So I was trying to write my college essays, but I got distracted and started thinking about Vikings and some other stuff, and this showed up. Doesn't have anything to do with Pokemon though. I think I meant it to be longer. Yay.

~~~~

The tent was short, crowded, and smelly. It was filled up by a host of brutish men, covered in thick black skins, sweat and blood. The stench of the animals on the mens' backs still hung in the air, along with something wet and foreboding wafting from the outside, and the mead-stained breath of the invisible, but apparent anxiety. Salty blood and sweat dripped everywhere, spraying around like a shaking dog’s bath whenever one man shifted nervously.

The tent was supposed to hold forty or so men comfortably, but had twice as many now. The men were like ogres; everything about them was bid. Their heavy leather pads, massive gingery beards, and cold steel axes hammers were all simply large, only adding to the cramped, dreary atmosphere of the tent.

A crash resounded above the pack of men’s heads, cutting through the low rumble of gruff voices, and igniting the nervous static inside every man. Rain began to roll over the canvas roof, thundering like a thousand horses charging over head. Theodoric, the greatest and largest, began to growl. It started low but grew into a furious yelp. The man threw his head back and howled skyward. How dare the rain show its power? How dare the rain challenge his power? Theodoric the Wise had accepted that challenge.

Slowly, his growl ceased. “Men!” he roared holding his rusty bloodstained axe in the air like a god’s golden scepter, making the massive men in front him flinch. The smell of mead and blood washed over the entire tent. “Tonigh’ we kill! We kill everythin’ tha’ moves. Everythin’ tha’ breathes. Everythin’ tha’ isn’t worthy enough to call himself a Vikin’ has better line up ta die. The earth had better be redder than Mars tonigh’!” The crowd howled in delight.

Except one unremarkable man who stood near to Theodoric. He stood silent and unmoving; whether it was because he did not understand or because he was nervous, it could not be known. He slowly opened his gaping mouth and whispered, “Tha’s suicide.” The tent went silent and he was promptly cleaved in two.

Theodoric snorted and growled as his murdered comrade’s blood splattered over his golden beard and the light grey wolf’s shirt he wore. The men around him said nothing. Nobody grieved, nobody cried. Nobody acknowledged the act at all. Only the rain changed, flashing lightning and roaring thunder in protest. Theodoric grunted. “Let’s go.” He parted the sea of men and they followed him out of the tent.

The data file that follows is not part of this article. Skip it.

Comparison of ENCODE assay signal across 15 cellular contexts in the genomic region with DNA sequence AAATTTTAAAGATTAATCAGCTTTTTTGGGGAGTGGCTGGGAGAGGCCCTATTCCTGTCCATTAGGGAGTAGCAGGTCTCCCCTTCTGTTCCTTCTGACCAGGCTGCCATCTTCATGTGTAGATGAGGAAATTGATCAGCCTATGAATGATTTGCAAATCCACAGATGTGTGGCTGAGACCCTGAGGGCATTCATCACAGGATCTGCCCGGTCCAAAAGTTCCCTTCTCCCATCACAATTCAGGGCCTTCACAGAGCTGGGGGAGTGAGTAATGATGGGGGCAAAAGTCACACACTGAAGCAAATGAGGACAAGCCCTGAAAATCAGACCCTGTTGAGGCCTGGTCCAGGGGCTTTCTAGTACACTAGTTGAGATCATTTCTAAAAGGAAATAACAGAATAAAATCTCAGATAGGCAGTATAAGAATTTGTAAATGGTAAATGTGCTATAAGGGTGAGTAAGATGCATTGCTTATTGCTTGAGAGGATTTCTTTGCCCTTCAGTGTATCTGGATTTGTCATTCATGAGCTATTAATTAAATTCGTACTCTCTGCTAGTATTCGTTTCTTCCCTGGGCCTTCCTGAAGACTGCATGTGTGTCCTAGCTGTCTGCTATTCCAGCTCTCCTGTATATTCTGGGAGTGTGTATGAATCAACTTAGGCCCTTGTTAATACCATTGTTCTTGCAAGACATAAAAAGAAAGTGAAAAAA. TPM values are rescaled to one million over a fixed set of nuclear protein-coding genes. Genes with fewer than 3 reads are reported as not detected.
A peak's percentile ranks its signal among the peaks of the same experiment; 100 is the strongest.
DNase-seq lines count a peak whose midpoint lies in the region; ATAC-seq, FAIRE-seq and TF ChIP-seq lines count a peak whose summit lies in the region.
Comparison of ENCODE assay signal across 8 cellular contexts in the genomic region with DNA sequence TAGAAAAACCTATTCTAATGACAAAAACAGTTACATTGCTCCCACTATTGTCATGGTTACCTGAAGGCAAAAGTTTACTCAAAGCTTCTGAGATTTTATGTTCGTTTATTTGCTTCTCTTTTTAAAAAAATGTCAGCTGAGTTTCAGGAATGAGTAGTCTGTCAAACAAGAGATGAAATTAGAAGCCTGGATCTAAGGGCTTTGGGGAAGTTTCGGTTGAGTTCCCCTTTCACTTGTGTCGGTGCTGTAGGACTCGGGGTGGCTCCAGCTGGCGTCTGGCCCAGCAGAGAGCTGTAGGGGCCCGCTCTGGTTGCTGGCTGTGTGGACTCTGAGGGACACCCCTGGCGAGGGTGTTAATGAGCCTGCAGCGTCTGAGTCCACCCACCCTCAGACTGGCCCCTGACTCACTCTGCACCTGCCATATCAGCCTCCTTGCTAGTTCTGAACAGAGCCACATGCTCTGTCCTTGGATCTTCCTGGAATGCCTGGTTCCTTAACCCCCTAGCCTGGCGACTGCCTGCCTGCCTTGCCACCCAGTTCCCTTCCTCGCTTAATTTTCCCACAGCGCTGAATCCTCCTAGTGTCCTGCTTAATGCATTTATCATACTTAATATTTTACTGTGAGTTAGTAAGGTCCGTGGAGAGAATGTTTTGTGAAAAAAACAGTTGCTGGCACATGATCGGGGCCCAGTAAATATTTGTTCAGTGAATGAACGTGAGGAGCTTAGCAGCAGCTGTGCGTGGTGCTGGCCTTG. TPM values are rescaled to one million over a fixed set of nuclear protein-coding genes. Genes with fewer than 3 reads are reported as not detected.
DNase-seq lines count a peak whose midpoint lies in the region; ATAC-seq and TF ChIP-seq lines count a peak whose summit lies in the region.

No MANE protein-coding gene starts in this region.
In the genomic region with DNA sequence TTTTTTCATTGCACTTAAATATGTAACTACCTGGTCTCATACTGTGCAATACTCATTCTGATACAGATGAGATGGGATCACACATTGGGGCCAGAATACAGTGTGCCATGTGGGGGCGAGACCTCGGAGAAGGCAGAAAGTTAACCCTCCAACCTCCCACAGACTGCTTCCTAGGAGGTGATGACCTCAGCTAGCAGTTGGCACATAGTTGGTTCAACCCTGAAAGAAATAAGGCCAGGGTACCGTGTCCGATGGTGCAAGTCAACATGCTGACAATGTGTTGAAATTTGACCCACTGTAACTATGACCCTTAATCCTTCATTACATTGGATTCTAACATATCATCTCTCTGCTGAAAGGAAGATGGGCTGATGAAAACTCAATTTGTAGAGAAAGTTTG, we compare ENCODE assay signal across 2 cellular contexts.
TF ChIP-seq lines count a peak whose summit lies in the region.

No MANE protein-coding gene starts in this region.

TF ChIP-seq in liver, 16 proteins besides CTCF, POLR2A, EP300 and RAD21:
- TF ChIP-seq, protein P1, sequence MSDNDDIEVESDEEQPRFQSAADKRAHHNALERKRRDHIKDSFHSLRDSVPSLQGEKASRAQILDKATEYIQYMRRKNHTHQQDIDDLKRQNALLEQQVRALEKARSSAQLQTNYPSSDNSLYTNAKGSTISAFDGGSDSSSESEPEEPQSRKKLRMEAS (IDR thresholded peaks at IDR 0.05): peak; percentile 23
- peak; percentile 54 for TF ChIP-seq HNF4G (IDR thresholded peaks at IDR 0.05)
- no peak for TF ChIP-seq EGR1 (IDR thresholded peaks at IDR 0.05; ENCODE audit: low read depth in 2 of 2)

The bog that Theodoric stood in was wet. The ground was slosh and the rain poured down relentlessly, yet it was still nothing for the Viking. He viewed it as if the sea had come to encourage him. He walked forward as his brutes filled out of the tent behind him. He smiled, curling his bloodshot eyes upward and baring his pyrite colored teeth. He inhaled deeply, sucking in the outside air, a smell that was, for now, just the bog’s own stench; just dirt, trees and rain, nothing man-made entwined within it.

The bog was on a small hillside. It charged down from the peak, quickly drying and becoming a grassy valley with a fat little town, and then sweeping back up a hillside, sprouting trees and slush and careening over the crest of the hills behind the town and out of sight.

Lightning flashed threateningly behind Theodoric, as he grunted. His bloodshot eyes widened, as if the lightning gave him strength. He felt powerful. He felt immortal. He felt like Thor. Theodoric roared an incomprehensible sound, raised his axe in the air, began to race down the hillside, and was struck in between the eyes with a cold steel arrow that seemed to fall from the sky. The men began to roar as well, and the thundering of rain and the crashes of lightning drowned out any other sound. He kept moving down the mountain, and his men followed, screaming and raising their weapons. They quickly overtook Theodoric, who had ceased to yell. The rain whipped his blood shot eyes clean, and knocked his axe into the slush. He still lumbered on forward, each step heavier and more cumbersome that the last, as if his legs were having a hard time realizing that the man they carried was already dead.